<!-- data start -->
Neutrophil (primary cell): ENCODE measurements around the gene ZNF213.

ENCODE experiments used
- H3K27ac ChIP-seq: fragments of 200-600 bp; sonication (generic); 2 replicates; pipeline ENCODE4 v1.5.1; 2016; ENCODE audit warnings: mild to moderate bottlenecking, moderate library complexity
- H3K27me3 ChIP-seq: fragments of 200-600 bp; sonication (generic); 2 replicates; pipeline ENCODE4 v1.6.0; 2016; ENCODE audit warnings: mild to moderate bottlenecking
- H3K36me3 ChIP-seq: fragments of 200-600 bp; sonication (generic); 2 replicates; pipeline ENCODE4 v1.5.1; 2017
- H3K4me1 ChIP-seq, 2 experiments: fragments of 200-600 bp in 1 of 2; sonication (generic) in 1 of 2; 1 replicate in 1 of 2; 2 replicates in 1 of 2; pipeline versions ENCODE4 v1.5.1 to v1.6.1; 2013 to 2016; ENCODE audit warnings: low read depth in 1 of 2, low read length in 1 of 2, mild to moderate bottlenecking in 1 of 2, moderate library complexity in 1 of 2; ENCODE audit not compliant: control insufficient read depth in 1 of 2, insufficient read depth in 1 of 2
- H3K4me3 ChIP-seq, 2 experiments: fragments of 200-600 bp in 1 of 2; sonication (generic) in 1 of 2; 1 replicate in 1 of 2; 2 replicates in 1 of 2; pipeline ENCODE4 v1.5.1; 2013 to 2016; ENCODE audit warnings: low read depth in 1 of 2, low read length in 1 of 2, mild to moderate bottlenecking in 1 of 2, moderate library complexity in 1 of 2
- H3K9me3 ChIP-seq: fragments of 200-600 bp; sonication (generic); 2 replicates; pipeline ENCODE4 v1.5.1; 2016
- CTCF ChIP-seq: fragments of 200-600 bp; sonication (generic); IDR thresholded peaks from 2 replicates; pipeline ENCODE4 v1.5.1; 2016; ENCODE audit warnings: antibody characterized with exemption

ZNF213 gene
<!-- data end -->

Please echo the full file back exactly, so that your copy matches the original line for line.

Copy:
Neutrophil (primary cell): ENCODE measurements around the gene ZNF213.

ENCODE experiments used
- H3K27ac ChIP-seq: fragments of 200-600 bp; sonication (generic); 2 replicates; pipeline ENCODE4 v1.5.1; 2016; ENCODE audit warnings: mild to moderate bottlenecking, moderate library complexity
- H3K27me3 ChIP-seq: fragments of 200-600 bp; sonication (generic); 2 replicates; pipeline ENCODE4 v1.6.0; 2016; ENCODE audit warnings: mild to moderate bottlenecking
- H3K36me3 ChIP-seq: fragments of 200-600 bp; sonication (generic); 2 replicates; pipeline ENCODE4 v1.5.1; 2017
- H3K4me1 ChIP-seq, 2 experiments: fragments of 200-600 bp in 1 of 2; sonication (generic) in 1 of 2; 1 replicate in 1 of 2; 2 replicates in 1 of 2; pipeline versions ENCODE4 v1.5.1 to v1.6.1; 2013 to 2016; ENCODE audit warnings: low read depth in 1 of 2, low read length in 1 of 2, mild to moderate bottlenecking in 1 of 2, moderate library complexity in 1 of 2; ENCODE audit not compliant: control insufficient read depth in 1 of 2, insufficient read depth in 1 of 2
- H3K4me3 ChIP-seq, 2 experiments: fragments of 200-600 bp in 1 of 2; sonication (generic) in 1 of 2; 1 replicate in 1 of 2; 2 replicates in 1 of 2; pipeline ENCODE4 v1.5.1; 2013 to 2016; ENCODE audit warnings: low read depth in 1 of 2, low read length in 1 of 2, mild to moderate bottlenecking in 1 of 2, moderate library complexity in 1 of 2
- H3K9me3 ChIP-seq: fragments of 200-600 bp; sonication (generic); 2 replicates; pipeline ENCODE4 v1.5.1; 2016
- CTCF ChIP-seq: fragments of 200-600 bp; sonication (generic); IDR thresholded peaks from 2 replicates; pipeline ENCODE4 v1.5.1; 2016; ENCODE audit warnings: antibody characterized with exemption

ZNF213 gene